Every year, the Harvest Information Program (HIP) sends the U.S. Fish and Wildlife Service (USFWS) the name, address, and screening question information from about 3,500,000 migratory bird hunters. Based on answers to the HIP questions, some of them are asked to participate in one of five Migratory Bird Hunter Surveys. Each of these surveys asks about the harvest of a different migratory game bird species or species group. The five surveys are

  1. doves (mourning and white-winged) and band-tailed pigeons
  2. waterfowl (ducks, sea ducks, geese, and brant)
  3. American woodcock
  4. webless species (snipe, coots, rails, and gallinules)
  5. sandhill cranes

Selected hunters are sent a survey close to the beginning of the hunting season. Then, they can record their hunting experiences throughout the season. As more HIP registrations are received, the sampling of hunters continues. 

The USFWS needs harvest reports from as many survey participants as possible to estimate harvest. Therefore, after the hunting season is over, the USFWS reminds sampled hunters who have not responded to complete their surveys. Currently, survey response rates are about 50% for all Migratory Bird Harvest Surveys.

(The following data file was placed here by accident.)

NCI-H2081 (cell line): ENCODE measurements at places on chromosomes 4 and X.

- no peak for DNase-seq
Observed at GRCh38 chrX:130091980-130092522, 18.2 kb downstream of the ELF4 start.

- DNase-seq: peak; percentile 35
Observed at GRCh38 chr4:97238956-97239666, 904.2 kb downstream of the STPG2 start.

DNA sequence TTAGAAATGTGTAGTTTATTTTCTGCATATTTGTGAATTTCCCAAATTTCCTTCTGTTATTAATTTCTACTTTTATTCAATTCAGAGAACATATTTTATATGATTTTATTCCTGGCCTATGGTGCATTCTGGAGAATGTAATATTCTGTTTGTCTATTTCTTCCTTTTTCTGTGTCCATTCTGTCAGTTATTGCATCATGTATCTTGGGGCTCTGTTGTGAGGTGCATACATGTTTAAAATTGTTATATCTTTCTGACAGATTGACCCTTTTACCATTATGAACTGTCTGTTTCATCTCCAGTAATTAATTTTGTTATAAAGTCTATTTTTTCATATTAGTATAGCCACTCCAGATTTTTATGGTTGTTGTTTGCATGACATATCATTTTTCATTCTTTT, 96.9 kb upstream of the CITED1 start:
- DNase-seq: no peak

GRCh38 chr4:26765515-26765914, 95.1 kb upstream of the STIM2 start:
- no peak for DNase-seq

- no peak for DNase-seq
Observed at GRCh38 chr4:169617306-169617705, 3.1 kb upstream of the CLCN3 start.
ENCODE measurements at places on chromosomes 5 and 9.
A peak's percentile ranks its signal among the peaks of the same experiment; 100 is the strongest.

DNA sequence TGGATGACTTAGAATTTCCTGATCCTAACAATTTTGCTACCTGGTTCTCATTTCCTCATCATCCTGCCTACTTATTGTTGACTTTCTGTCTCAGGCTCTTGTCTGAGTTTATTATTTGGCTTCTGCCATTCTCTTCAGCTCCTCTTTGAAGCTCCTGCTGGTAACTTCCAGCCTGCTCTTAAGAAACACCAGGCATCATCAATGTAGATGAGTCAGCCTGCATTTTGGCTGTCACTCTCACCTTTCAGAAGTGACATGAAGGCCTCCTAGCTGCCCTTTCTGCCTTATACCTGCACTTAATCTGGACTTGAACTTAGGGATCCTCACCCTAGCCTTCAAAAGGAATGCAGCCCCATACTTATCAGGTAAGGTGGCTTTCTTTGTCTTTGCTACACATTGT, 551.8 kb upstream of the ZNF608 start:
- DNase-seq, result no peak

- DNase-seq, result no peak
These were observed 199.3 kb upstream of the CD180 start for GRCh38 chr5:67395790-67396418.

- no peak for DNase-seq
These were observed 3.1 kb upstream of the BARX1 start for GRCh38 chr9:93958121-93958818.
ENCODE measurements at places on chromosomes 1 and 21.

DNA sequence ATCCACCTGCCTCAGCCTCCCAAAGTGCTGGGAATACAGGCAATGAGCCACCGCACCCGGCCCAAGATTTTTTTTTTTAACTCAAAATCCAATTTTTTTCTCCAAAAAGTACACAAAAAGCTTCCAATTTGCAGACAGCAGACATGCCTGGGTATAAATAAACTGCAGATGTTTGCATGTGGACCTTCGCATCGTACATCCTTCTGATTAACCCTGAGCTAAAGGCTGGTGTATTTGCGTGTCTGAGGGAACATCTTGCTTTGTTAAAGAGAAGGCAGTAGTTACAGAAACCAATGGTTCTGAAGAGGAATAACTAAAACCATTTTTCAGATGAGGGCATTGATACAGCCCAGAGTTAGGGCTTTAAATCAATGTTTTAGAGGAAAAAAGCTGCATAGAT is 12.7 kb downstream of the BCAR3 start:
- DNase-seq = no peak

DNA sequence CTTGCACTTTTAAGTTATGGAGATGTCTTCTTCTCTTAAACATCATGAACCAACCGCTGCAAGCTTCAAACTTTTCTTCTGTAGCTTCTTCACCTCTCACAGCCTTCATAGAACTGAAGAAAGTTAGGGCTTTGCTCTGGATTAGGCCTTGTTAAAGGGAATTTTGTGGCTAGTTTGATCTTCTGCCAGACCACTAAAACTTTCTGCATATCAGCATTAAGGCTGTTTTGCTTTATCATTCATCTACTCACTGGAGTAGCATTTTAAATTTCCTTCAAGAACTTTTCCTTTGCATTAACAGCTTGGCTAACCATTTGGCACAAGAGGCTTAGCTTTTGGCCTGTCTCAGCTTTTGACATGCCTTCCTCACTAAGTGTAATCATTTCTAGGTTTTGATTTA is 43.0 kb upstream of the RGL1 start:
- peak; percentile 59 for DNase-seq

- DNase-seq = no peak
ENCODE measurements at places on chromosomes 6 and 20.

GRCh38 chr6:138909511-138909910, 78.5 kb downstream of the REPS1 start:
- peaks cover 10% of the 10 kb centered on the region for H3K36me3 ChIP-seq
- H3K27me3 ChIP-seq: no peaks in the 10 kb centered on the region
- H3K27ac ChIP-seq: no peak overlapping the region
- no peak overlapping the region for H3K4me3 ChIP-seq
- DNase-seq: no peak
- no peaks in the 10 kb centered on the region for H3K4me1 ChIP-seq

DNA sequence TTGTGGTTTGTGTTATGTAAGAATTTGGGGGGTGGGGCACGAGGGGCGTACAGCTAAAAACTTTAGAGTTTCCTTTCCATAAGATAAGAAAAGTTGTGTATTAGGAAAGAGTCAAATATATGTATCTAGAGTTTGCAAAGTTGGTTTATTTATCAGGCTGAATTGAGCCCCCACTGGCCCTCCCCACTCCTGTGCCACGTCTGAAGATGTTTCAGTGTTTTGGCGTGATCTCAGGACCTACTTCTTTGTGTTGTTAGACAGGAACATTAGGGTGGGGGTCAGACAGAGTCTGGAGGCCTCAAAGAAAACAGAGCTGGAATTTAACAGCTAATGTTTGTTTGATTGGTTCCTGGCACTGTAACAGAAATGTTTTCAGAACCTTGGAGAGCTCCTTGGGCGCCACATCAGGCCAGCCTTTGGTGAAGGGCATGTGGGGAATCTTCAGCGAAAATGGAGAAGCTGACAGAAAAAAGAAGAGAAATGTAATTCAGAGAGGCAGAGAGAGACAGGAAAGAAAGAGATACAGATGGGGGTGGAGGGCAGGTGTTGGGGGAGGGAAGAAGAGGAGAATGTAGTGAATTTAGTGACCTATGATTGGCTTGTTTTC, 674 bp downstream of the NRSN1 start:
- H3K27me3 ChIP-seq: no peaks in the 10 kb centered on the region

Participation is voluntary and responses are kept confidential. 

The USFWS analyzes survey responses to estimate the total migratory bird harvest, number of active hunters, total days spent afield, and average seasonal bag per active hunter. For waterfowl, this survey produces harvest estimates for groups of species: ducks, geese and sea ducks. Then, results are combined from the Parts Collection Survey to calculate species-specific harvest. Summarized results can be found within the annual Migratory Bird Hunting Activity and Harvest Reports that are released each summer.

If you are a survey participant, you can enter data online at the Hunter Survey website.  Or if you are using a paper form and need more space to record all of your hunting trips, you can order more Hunter Survey forms by going to the Materials Request page and follow the instructions.

Contact Information



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The Migratory Bird Program works with partners to protect, restore and conserve bird populations and their habitats for the benefit of future generations by: ensuring long-term ecological sustainability of all migratory bird populations, increasing socioeconomic benefits derived from birds,...